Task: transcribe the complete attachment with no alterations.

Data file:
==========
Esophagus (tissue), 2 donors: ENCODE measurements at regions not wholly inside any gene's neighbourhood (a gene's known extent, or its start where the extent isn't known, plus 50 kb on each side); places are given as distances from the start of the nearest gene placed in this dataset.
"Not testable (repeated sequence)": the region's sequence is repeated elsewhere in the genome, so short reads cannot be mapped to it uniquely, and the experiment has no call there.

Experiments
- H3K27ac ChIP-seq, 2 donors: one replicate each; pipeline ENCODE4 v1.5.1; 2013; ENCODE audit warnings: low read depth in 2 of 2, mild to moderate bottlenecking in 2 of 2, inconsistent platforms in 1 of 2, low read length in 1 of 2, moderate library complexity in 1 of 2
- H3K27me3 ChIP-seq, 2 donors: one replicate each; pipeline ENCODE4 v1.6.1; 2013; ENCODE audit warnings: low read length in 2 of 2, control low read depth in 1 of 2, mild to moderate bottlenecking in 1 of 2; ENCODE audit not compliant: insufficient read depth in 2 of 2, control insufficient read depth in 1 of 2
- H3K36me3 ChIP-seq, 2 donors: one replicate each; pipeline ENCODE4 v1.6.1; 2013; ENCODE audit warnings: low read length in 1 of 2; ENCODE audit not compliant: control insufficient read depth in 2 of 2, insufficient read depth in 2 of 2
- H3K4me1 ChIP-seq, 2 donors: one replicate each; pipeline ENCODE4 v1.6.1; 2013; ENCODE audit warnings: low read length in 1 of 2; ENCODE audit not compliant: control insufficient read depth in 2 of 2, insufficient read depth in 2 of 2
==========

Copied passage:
Esophagus (tissue), 2 donors: ENCODE measurements at regions not wholly inside any gene's neighbourhood (a gene's known extent, or its start where the extent isn't known, plus 50 kb on each side); places are given as distances from the start of the nearest gene placed in this dataset.
"Not testable (repeated sequence)": the region's sequence is repeated elsewhere in the genome, so short reads cannot be mapped to it uniquely, and the experiment has no call there.

Experiments
- H3K27ac ChIP-seq, 2 donors: one replicate each; pipeline ENCODE4 v1.5.1; 2013; ENCODE audit warnings: low read depth in 2 of 2, mild to moderate bottlenecking in 2 of 2, inconsistent platforms in 1 of 2, low read length in 1 of 2, moderate library complexity in 1 of 2
- H3K27me3 ChIP-seq, 2 donors: one replicate each; pipeline ENCODE4 v1.6.1; 2013; ENCODE audit warnings: low read length in 2 of 2, control low read depth in 1 of 2, mild to moderate bottlenecking in 1 of 2; ENCODE audit not compliant: insufficient read depth in 2 of 2, control insufficient read depth in 1 of 2
- H3K36me3 ChIP-seq, 2 donors: one replicate each; pipeline ENCODE4 v1.6.1; 2013; ENCODE audit warnings: low read length in 1 of 2; ENCODE audit not compliant: control insufficient read depth in 2 of 2, insufficient read depth in 2 of 2
- H3K4me1 ChIP-seq, 2 donors: one replicate each; pipeline ENCODE4 v1.6.1; 2013; ENCODE audit warnings: low read length in 1 of 2; ENCODE audit not compliant: control insufficient read depth in 2 of 2, insufficient read depth in 2 of 2